MHG: I also want to point out the Mazza Museum of International Picture Book Art in Findlay, Ohio. That is where I met Anne Rockwell and Chris Demarest. Please keep in mind that 80% of the population in the industry are women and 80% of picture books are painted by men. Let’s let children grow up knowing that women become great artists too. Let’s not leave them off of our favorites lists. You have a good mix there, Erin! Brava!
JC: @ Erin: When a book is officially out-of-print, that’s it! That publisher is done. The reality is the publisher will simply move on to other matters. Too many other books to oversee. That’s why it’s prudent for the artist to scoop up reproduction rights if their work goes out-of-print (OOP), or it can be totally forgotten. It’s also possible that another publisher could purchase those rights, and give that same book a renewed life.
JC: @ Melanie: Speaking of the Eric Carle Museum, isn’t there a page dedicated to your work at their website? How did that happen?
ET: I didn’t know there was a children’s art museum in Ohio. That’s good to know! When I was at the conference last winter there were over a thousand people, 800 of them were woman in a field is dominated by men. At my lunch table, there was a discussion about why that is. I’m very inspired by women illustrators. My favorite artist is Mary Blair. She did a lot of concept art for Disney (also dominated by men), designed the Small World ride, and did children’s book like I Can Fly. She’s not as well known as others but oh- her work is stunning.
ET: @ Joy- the reprint issue makes me think of the M. Sasek “This Is…” series from the 60’s that has been reprinted recently. Sasek died in 1980, left no heir, and nobody knows who owns the copyright to the series. The royalties are being held in a fund until they can figure it out. And I don’t know how they found all the original work to reprint 18 books, but I’m grateful to whoever did!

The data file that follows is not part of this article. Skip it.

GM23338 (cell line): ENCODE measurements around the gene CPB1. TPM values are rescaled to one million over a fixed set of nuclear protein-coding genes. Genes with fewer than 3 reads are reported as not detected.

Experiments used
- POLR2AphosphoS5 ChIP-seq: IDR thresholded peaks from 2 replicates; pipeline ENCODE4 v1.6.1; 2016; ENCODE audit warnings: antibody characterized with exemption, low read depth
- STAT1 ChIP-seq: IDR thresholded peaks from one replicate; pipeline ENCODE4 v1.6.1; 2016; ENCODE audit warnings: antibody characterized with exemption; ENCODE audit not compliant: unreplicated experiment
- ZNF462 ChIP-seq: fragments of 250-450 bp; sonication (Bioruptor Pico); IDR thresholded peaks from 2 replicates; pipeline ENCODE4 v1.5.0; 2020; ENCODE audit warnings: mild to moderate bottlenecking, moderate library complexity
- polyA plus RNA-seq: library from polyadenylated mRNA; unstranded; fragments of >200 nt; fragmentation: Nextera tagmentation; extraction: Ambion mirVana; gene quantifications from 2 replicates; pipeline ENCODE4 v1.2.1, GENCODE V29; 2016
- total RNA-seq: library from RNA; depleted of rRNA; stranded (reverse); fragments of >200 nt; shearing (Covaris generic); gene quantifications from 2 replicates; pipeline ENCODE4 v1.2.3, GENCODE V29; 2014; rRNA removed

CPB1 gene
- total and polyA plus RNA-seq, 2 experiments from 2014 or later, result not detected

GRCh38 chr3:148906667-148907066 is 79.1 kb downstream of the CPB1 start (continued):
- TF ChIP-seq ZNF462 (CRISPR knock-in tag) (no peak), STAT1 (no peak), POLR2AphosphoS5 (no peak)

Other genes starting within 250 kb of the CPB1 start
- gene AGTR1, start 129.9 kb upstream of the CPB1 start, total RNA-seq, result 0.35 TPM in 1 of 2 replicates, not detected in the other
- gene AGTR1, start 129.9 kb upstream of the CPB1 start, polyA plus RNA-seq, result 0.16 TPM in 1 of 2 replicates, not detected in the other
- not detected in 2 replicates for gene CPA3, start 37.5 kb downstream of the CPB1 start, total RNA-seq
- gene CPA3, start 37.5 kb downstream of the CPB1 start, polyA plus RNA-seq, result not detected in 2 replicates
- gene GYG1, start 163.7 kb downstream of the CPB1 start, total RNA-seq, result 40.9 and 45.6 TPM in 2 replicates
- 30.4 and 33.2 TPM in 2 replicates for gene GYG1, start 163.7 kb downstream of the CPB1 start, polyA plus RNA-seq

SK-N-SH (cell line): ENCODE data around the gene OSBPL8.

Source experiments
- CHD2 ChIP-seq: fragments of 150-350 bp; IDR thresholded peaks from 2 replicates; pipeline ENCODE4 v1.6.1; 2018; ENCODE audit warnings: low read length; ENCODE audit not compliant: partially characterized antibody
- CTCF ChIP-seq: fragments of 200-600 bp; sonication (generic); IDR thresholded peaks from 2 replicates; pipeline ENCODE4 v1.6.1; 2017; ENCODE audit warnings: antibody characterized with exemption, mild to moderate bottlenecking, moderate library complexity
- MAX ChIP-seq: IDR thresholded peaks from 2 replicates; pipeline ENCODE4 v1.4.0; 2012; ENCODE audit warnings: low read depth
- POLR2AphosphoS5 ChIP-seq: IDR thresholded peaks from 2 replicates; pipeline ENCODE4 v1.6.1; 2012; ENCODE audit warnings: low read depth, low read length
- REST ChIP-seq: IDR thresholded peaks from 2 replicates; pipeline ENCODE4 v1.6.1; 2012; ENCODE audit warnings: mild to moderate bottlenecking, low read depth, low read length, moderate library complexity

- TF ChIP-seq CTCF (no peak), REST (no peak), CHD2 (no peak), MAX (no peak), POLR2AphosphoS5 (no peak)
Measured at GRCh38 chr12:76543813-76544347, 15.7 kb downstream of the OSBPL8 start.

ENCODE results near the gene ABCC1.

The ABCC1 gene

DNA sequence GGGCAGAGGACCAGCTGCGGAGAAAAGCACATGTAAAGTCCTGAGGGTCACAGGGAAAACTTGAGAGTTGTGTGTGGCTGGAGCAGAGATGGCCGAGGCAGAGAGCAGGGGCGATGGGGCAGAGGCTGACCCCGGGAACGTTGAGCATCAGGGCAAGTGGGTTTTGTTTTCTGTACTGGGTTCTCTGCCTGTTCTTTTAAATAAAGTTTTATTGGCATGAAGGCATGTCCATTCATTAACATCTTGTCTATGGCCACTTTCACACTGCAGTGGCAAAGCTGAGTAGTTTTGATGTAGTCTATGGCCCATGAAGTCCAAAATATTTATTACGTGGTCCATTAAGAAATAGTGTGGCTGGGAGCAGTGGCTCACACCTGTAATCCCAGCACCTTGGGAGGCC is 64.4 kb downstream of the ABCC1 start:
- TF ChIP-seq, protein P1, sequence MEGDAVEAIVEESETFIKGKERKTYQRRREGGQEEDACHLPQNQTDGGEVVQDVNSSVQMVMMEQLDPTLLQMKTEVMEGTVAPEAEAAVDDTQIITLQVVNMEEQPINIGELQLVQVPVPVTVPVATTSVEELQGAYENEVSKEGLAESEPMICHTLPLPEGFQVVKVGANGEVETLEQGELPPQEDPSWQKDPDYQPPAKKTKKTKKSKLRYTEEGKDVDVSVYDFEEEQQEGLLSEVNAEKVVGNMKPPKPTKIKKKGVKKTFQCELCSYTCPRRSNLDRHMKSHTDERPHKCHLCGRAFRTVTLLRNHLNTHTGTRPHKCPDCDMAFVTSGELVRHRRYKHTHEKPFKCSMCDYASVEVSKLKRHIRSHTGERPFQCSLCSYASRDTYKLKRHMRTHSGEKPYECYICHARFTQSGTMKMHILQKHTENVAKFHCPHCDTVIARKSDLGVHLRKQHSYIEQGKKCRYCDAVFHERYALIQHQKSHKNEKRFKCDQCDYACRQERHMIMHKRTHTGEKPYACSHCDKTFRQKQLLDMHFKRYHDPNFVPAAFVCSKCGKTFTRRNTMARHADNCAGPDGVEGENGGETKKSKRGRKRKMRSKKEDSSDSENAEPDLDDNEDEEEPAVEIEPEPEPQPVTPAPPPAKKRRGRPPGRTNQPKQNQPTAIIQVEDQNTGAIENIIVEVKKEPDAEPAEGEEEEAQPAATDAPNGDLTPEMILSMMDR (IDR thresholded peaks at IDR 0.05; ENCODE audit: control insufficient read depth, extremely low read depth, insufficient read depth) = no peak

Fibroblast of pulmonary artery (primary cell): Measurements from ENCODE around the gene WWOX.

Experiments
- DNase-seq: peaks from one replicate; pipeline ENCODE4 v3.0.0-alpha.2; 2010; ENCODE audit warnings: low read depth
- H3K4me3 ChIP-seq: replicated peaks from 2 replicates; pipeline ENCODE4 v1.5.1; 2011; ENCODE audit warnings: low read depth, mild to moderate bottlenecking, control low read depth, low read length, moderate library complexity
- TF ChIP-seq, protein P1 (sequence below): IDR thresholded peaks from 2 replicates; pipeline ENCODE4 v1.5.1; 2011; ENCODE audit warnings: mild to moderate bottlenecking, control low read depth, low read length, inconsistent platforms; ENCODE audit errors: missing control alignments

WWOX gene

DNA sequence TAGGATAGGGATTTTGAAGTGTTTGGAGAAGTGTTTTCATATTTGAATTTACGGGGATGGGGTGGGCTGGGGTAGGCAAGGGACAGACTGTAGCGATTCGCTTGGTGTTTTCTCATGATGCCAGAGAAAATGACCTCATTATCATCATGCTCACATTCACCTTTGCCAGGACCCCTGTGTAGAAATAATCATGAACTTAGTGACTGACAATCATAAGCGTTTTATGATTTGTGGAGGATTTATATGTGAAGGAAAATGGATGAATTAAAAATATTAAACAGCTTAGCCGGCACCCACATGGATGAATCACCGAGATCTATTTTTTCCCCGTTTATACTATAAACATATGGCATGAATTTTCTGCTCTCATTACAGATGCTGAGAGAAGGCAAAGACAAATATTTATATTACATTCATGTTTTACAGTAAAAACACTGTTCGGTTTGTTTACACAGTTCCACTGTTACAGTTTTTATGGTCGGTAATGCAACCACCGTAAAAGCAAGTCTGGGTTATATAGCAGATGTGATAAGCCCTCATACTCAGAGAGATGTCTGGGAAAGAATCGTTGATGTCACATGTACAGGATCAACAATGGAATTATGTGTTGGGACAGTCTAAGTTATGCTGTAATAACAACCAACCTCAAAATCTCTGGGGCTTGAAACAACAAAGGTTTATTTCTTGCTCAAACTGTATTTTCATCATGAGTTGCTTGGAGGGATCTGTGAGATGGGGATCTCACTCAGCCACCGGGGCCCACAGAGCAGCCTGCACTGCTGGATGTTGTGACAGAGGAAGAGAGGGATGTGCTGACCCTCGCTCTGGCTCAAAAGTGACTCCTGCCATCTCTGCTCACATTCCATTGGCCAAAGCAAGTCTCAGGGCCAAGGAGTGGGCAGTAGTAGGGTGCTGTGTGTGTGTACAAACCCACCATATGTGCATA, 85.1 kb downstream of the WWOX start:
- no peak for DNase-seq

MHG: Joy, Yes there is a webpage with my books at the Eric Carle Museum 🙂 http://www.carlemuseum.org/Shop/Books/Autographed_Books/Melanie_Hope_Greenberg List to over 100 online links about my books, author visits, events, awards, exhibitions, and more. A visual way to see what my world is about: http://mermaidsonparade.blogspot.com/2010/08/melanies-list-of-links.html
Denise Hilton Campbell: Thank you, Melanie and Joy, for this discussion! It’s been enlightening and validating and I look forward to many more!
MHG: Thanks Denise! Your comment means so much to me. I’m so happy we got you buzzed about book creation. Best of Luck and may you have many publishing successes!
JC: Don’t miss this interview on Diversity in Picture Books with Melanie here:
Jama Kim Rattigan: Great piece!
MHG: Thanks everyone for participating in the Got Story Countdown! Whether you asked questions or read or send me well wishes silently, I appreciate it! You are all great! Last but not least, THANK YOU, Joy Chu! What a pleasure to work with you. Let’s do it again real soon!